Use of Slain Trooper's Name 'In Poor Taste'



CHARLESTON (AP) The director of a national trooper association apologized Thursday for a telemarketer's use of the name of a slain state Trooper in requesting a donation.

Roy Hutto, executive director at the American Association of State Troopers, said the use of slain Trooper Larry Hacker's name in an ongoing fund-raising drive was "Way off base."

"It was a tragic mistake," Hutto said of a new employee's use of Hacker's name. "He didn't mean it maliciously but he shouldn't have done it."

Hacker, 34, of Harrisville died Friday after he was shot near Pullman. His funeral was Tuesday.

Hutto, a Florida State Trooper for 27 years, said he was appalled by the incident.

"I've had a lot of friends get killed in the line of duty," Hutto said. "We found the source and I assure you it won't happen again. We're sorry it ever happened, because we as an association do not condone this."

Hutto said his group has 2,345 member troopers in 25 states. He did not know what percentage of troopers nationwide belong to the organization. The group is not related to the West Virginia Troopers Association.

Lt. Col. Gary Griffith said the state police strongly objected to the use of Hacker's name.

"I don't believe anything as tragic as what occurred should be used as a springboard for fund-raising," Griffith said.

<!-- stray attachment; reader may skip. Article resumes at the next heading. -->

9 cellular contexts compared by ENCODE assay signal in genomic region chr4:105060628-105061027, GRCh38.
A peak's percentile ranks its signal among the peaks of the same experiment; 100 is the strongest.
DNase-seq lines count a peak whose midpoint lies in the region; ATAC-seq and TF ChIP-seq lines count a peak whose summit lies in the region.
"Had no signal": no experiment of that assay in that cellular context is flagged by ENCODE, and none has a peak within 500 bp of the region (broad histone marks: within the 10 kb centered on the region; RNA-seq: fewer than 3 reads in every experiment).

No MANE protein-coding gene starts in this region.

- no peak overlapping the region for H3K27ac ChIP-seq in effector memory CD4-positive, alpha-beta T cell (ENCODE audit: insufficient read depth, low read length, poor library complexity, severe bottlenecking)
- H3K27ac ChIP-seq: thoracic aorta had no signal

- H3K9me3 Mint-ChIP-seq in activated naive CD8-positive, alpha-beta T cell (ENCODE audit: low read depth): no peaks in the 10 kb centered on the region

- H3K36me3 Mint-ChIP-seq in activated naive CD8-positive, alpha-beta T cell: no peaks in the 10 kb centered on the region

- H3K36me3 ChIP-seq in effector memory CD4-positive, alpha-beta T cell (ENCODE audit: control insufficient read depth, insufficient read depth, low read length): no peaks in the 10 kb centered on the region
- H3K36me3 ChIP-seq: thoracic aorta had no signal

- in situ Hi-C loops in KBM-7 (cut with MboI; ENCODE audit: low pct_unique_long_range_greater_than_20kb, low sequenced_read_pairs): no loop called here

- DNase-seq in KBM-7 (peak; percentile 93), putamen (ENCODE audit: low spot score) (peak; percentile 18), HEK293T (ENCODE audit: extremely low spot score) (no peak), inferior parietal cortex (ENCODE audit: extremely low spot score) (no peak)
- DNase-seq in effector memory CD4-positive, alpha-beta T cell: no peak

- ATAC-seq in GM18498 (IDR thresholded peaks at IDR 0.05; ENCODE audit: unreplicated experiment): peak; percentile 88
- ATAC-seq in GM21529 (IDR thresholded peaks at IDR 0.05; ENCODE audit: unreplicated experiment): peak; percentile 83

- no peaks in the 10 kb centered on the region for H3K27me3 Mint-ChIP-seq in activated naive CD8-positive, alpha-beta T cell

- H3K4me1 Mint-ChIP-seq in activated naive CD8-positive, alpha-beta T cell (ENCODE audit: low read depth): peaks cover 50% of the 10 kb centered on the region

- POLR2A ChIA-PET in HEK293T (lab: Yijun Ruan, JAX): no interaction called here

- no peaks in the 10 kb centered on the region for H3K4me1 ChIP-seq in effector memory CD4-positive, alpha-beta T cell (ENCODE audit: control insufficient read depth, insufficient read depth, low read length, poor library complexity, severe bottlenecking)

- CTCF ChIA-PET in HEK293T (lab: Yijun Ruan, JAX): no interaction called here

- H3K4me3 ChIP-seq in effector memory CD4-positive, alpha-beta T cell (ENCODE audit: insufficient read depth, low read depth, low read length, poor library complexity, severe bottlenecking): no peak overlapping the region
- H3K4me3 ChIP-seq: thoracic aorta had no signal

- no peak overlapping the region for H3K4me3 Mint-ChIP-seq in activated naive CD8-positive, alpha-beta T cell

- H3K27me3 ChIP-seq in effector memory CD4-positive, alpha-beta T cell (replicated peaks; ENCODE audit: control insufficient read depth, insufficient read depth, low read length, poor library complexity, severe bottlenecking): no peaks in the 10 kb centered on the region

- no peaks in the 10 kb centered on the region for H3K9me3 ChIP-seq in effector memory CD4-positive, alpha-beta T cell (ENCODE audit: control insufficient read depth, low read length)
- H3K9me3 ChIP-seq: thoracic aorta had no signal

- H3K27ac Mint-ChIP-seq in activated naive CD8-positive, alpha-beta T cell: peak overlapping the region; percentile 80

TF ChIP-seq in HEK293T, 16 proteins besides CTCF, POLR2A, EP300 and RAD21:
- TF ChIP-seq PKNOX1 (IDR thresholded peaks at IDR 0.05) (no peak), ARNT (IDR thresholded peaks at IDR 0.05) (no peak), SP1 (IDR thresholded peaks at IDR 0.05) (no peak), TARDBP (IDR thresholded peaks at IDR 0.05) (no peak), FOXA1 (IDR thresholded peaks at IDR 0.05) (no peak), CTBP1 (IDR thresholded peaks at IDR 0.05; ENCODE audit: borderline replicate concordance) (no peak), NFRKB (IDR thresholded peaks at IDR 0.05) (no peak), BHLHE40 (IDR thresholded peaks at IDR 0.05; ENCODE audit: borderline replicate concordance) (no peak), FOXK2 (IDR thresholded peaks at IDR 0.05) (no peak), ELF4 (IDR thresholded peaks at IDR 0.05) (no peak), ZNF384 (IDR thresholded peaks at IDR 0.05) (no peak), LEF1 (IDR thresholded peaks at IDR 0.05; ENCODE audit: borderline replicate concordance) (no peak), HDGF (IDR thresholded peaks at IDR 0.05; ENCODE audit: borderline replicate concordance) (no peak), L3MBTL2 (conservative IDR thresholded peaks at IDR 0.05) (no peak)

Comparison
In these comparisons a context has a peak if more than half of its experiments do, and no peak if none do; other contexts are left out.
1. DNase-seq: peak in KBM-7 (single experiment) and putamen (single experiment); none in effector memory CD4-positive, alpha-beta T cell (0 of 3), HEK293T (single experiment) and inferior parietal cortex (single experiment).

He said few West Virginia troopers belong to the national group.

A spokesman for Gov. Gaston Caperton said he received a phone call at home Tuesday night from a man who said he was from the national troopers association, which is based in Tallahassee, Fla.

The caller "indicated to me the West Virginia Troopers Lodge No. 8 had provided $10,000 in life insurance to the widow and two 
children of Hacker, and he was sure that I would want to help his association provide life insurance benefits to all the other troopers who face danger daily in West Virginia," Bob Brunner said.

"I thought it was in incredibly poor taste, to be soliciting funds like this, when all West Virginians are grieving" Brunner said.

Brunner told the caller West Virginia troopers have life insurance from the state. The caller disagreed, Brunner said.

When Brunner asked the man for an identification number required by the state, the caller hung up. Another man who said he was from the group called Brunncr about 15 minutes later, Brunner said. That caller provided a 3-year-old identification number, Brunner said.

Hutto said the caller had only worked for the association's telemarketing company since April 1. He said the young man, whom he declined to identify, was trying to explain "we had benefits that help families of people who get killed."

But Hacker was not a member of the association, and his family did not receive any benefits, Hutto said.

"He won't be doing any calling anymore," Hutto said. "I just don't know how to say I'm sorry more than I'm saying it."

Jim Carbone, a consumer affairs attorney in the state attorney general's office, said he is investigating the association for possible misrepresentation. He said the Secretary of State's office received several calls asking about the group.

Only one-tenth of one percent of the money raised by the association goes to life insurance for its members, while 82 percent goes for fund-raising expenses, according to an association statement, Carbone said.